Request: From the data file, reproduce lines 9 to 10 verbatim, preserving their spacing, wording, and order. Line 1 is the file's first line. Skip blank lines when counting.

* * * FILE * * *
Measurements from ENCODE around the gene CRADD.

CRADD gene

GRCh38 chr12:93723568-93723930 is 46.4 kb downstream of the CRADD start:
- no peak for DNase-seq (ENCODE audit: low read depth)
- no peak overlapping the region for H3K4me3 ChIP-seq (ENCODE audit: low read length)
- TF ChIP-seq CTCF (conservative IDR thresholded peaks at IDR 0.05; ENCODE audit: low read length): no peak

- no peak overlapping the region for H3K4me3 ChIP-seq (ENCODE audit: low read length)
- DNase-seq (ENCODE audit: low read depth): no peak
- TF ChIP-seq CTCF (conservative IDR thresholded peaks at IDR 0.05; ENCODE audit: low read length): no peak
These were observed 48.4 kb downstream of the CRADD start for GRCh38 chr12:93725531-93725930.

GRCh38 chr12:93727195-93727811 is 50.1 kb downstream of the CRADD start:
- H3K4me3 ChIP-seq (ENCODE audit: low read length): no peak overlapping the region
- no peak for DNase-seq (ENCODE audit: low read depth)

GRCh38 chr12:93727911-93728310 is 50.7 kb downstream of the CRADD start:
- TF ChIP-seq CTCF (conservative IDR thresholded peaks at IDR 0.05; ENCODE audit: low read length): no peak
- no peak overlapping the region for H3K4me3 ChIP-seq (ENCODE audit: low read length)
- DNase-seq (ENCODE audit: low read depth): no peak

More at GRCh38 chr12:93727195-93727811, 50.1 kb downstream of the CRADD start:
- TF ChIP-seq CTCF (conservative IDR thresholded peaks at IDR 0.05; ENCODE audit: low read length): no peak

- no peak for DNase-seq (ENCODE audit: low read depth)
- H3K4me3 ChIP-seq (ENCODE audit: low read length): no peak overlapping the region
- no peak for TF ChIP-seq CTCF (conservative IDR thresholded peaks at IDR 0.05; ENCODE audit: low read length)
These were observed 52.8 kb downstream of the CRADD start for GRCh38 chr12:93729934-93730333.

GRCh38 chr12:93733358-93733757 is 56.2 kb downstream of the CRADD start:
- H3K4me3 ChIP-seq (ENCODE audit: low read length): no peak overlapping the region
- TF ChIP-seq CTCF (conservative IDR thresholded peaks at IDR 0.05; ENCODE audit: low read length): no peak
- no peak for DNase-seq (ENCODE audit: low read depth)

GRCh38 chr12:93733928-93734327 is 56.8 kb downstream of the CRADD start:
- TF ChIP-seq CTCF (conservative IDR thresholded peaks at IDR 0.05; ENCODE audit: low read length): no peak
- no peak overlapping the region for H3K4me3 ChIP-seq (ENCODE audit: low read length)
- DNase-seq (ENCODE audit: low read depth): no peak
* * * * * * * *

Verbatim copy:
- TF ChIP-seq CTCF (conservative IDR thresholded peaks at IDR 0.05; ENCODE audit: low read length): no peak
These were observed 48.4 kb downstream of the CRADD start for GRCh38 chr12:93725531-93725930.